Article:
Guest post: Lucas Marquardt
Lucas Marquardt, MBA, is the finance lead of The A+ Team LLC, a Denver-based consultancy that helps qualified businesses utilize the profound change in U.S. Securities Law known as Regulation A+ – Title IV of the 2012 JOBS Act (Jumpstart Our Business Startups) – which scales back 80-year-old securities laws by allowing U.S. companies to raise up to $50 million every 12 months from both accredited and non-accredited investors. “We believe that this enables investment-based crowdfunding in its true form. The real power of this new law is that as a federal securities filing, it preempts the state laws and allows for general solicitation/advertising of the offering.”
A long-time crowdfunding proponent, Marquardt is also managing director and founder of Blue Jeans Capital, Inc., which helps Colorado businesses raise growth capital by tapping existing customer bases of both accredited and non-accredited investors to participate in equity crowdfunding campaigns.
In April, Marquardt was in the office of Colorado Governor John Hickenlooper, watching him sign the Colorado Crowdfunding Act into law, allowing the state’s residents to invest in Colorado companies without becoming accredited investors.
Colorado is one of a flurry of states, including recent adds Arizona and Florida, that have passed intrastate crowdfunding bills – all in the last six months. Kansas’ 2011 “Invest Kansas” law was the first in the nation to legalize equity crowdfunding on the state-level. Since then, nearly 40 states have stopped waiting on the Securities & Exchange Commission to adopt equity crowdfunding rules and enacted (24 states) intrastate crowdfunding exemptions or are considering (15 states) their own intrastate crowdfunding legislation. New Mexico is waiting on the governor’s signature, as is Illinois, which passed legislation in June. The governor is expected to sign the Illinois Intrastate Crowdfunding Bill, which is more friendly to small business than any other state so far, in January 2016.
Colorado Governor John Hickenlooper
signs the Colorado Crowdfunding Act
(TECH+ blog – The Denver Post)
The Colorado Crowdfund Act Draws its Inspiration from Michael Shuman
By Lucas Marquardt
In an excellent article published in the Colorado Springs Independent, CO State Representative Pete Lee says that he was inspired to draft House Bill 1246, The Colorado Crowdfund Act, by Michael Shuman‘s book, Local Dollars, Local Sense.
This struck a chord with me since I also drew my inspiration for Blue Jeans Capital from this book. My years of experience as the “finance guy” for small, growing businesses had left me frustrated at the lack of capital available to these companies, despite their success in gaining traction and customers. Shuman explains the concept of Local Investing to be one where, instead of sending our dollars to Wall Street where they are indiscriminately spent by large corporations, we invest our hard-earned money in our local businesses. This act provides much needed capital for businesses within our communities as well as more resiliency within the community as a whole.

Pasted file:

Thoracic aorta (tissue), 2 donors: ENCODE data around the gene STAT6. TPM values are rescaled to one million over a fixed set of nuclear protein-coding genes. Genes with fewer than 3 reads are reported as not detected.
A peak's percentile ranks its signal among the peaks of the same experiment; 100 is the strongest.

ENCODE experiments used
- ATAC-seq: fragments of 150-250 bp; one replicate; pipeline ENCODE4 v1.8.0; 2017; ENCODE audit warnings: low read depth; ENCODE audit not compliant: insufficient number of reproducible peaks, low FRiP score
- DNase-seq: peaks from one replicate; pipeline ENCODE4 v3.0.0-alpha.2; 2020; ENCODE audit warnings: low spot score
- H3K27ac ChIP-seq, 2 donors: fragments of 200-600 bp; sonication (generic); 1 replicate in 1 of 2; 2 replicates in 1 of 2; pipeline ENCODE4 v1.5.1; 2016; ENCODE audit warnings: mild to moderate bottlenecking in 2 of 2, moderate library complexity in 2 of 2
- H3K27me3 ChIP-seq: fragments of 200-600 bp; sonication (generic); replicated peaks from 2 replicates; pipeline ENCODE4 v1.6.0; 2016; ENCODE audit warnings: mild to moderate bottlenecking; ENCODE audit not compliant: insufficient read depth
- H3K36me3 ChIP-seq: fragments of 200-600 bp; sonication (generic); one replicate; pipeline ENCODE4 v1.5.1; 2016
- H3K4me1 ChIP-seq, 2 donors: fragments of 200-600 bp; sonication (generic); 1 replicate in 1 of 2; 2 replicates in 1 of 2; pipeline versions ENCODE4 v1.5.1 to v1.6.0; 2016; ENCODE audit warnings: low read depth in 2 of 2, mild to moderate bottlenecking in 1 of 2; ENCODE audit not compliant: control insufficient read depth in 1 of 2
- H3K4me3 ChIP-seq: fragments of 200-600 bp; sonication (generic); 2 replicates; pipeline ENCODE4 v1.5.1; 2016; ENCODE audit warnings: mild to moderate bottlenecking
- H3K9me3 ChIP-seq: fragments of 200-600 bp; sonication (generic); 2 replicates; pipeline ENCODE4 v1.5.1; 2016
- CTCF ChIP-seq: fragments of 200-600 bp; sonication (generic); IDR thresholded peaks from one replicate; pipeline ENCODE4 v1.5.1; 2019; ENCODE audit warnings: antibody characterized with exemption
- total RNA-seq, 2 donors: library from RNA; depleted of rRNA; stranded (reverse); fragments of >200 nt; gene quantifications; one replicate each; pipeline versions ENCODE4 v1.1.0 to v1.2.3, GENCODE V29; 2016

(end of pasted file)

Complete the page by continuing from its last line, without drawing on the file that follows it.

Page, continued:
Crowdfunding is only one aspect of this concept, but it is an important one. It is not a one-size-fits-all approach and it’s certainly not as simple as posting a video up on KickStarter. Raising capital is a process that requires experienced and knowledgeable resources to help assess, plan, develop and execute the campaign for raising capital. There are a number of options within the Crowdfunding option and each have their pros and cons to consider.
The Colorado Crowdfund Act is one of those options and we look forward to working with Colorado businesses to help them raise the capital that they need to grow. A key element in this process is to design campaigns that have the best interests of the investors in mind, especially as it relates to protecting them and mitigating risk. Professor Duening makes the point in the article that the risk to investors is “infinite.” While I personally might not have used that particular word, it is important to qualify and educate all investors on the nature of the investment that they are undertaking.
The Professor makes a great point that this new frontier is “kind of the Wild West.” Business owners that are seeking capital for their businesses should seek assistance from those with specific expertise and experience in the space. While there are exceptions, typically the company’s attorney, banker or CPA will only have the answers to one piece of the puzzle.
Contact Lucas Marquardt on LinkedIn: https://www.linkedin.com/in/lucasmm
reprinted with permission